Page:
Best Summer Jobs For Teens In 2012

Before you go, we thought you'd like these...
Summer 2012 may well be the season of the teen job recovery. After two years of unrelenting bad news for teens, and the daunting current statistic of 24.6 percent teen unemployment, the job market is finally looking promising for those aged 16 to 19.

Almost 160,000 teens between those ages found summer jobs in May, which was more than twice the number of jobs that were added last May, according to a recent study by the outplacement company, Challenger, Gray & Christmas Inc.

Summer jobs are critical for young people, providing what Michael Saltsman, an expert on teen employment, calls "an invisible curriculum," teaching teens the things they will need to succeed in the world of work. "The experiencing of dealing with a manager and customers and getting up early make you a more viable candidate," says Saltsman, a research fellow with the Employment Policies Institute. "The value is a lot more than a paycheck, because these are things you aren't necessarily exposed to in school."

Still, with the U.S. economy struggling, America's youngest workers will face tough competition from college students and older, unemployed workers. Additionally, many jobs that teens used to fill, such as grocery store cashier, are being eliminated due to automation, says Saltsman.

So what are the best jobs for teens this summer? Which have the most openings? AOL Jobs studied data from the U.S. Census Bureau with Saltsman, and found the seven occupations (along with their average pay) having the highest rate of teen employment.

7 PHOTOS
Summer Jobs For Teens
See Gallery
Best Summer Jobs For Teens In 2012

Working Teens Who Are Cashiers: 14.7 percent

Average Hourly Salary: $9.73

States With Highest Concentration of Jobs: Mississippi, Alabama and New Hampshire

Outlook: Employment of cashiers is expected to grow by seven percent by 2010. 

Looking for a job as a cashier? Click here get started.

Working Teens Who Are Waiters/Waitresses: 7.2 percent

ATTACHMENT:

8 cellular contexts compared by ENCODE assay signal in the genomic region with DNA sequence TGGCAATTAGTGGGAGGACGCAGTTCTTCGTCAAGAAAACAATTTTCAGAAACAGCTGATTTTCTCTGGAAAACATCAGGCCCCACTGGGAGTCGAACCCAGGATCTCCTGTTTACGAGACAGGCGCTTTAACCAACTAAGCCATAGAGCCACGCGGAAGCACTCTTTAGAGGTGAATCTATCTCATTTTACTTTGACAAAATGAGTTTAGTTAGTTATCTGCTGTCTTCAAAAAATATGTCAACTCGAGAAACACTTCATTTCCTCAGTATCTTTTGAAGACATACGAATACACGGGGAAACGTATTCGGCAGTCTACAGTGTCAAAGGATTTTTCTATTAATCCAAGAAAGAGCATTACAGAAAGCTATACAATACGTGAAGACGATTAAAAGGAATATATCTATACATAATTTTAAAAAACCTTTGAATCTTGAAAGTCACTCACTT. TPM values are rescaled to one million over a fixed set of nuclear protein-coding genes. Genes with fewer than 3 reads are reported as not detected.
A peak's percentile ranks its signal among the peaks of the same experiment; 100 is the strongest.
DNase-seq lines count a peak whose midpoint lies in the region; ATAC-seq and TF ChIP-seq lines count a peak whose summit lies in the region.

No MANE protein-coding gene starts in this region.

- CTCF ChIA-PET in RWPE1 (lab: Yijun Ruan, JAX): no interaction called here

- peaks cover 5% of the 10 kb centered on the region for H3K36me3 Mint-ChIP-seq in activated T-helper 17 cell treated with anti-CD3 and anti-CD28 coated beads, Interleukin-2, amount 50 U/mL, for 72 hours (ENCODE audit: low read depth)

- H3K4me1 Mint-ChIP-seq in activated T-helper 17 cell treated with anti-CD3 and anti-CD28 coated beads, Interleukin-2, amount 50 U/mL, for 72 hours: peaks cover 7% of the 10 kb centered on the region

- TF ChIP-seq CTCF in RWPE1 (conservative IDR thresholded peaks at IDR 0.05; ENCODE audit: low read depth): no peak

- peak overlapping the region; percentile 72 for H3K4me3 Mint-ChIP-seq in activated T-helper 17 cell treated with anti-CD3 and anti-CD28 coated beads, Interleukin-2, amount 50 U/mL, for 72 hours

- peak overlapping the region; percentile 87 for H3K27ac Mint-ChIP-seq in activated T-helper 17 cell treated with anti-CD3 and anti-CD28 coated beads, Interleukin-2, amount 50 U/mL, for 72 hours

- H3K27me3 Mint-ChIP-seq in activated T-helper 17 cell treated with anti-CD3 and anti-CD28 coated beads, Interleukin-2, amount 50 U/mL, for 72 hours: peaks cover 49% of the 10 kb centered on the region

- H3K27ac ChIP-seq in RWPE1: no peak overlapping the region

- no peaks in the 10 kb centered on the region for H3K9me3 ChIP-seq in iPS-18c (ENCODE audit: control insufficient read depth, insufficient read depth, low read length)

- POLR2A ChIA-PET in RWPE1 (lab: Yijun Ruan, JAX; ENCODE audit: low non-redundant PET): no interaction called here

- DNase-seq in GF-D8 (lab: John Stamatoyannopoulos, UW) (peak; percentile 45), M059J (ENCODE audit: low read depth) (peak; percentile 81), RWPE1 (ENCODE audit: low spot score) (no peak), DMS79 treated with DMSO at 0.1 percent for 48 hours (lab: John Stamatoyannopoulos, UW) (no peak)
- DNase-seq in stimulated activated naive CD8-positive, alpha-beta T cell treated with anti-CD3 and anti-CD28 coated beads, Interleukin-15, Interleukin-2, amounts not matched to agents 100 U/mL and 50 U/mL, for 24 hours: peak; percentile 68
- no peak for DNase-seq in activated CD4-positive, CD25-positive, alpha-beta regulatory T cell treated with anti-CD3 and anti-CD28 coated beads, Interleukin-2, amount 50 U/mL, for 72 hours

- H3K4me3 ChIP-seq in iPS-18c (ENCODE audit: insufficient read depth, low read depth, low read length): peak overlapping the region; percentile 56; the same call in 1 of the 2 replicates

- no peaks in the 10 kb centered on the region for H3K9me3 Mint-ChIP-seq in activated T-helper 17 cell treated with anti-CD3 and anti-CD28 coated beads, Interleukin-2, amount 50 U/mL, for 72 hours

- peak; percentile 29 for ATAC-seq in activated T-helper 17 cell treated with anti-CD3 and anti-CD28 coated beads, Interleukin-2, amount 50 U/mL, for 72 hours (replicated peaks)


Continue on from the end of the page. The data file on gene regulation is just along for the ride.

Average Hourly Salary: $10.05

States With The Highest Concentration of Jobs: Nevada, Florida and Hawaii

Outlook: Employment of waiters/waitresses is expected to grow nine percent by 2020. 

Looking for a job as a waiter or waitress? Click here get started.

Working Teens Who Work As Retail Salespersons: 6.4 percent

Average Hourly Salary: $12.08

States With Highest Concentration of Jobs: Florida, Georgia and Hawaii

Outlook: Employment of retail sales workers is expected to grow 17 percent by 2020

Looking for a job in retail sales? Click here get started.

Working Teens Who Work In Food Preparation: 8.5 percent

Average Hourly Salary: $10.30

States With Highest Concentration of Jobs: Nevada, Hawaii and Montana

Outlook: Employment of cooks and food preparers is expected to grow nine percent by 2020.

Looking for a job in food preparation? Click here get started.

Working Teens Who Are Movers: 3.8 percent

Average Hourly Salary: $12.62

States With Highest Concentration of Jobs: Tennessee, Kentucky and Indiana

Outlook: Employment of movers is expected to grow 14 percent by 2020. 

Looking for a job as a mover? Click here get started.

Working Teens Who Are Store/Warehouse Clerks: 2.9 percent

Average Hourly Salary: $11.66

States With Highest Concentration of Jobs: New Hampshire, New Jersey and Florida

Outlook: Employment of store clerks is expected to grow by two percent by 2020, as more of their duties become automated.

Looking for a job as a clerk? Click here get started.

Working Teens Who Are Babysitters or Daycare Workers: 2.8 percent

Average Hourly Salary: $9.34

States with Highest Concentration of Jobs: New York, Kentucky and South Dakota

Outlook: Employment of child care workers is expected to grow 20 percent by 2020 as demand for preschool programs grows.

Looking for a job in child care? Click here get started.

of
SEE ALL
BACK TO SLIDE
SHOW CAPTION +
HIDE CAPTION
Read Full Story

People are Reading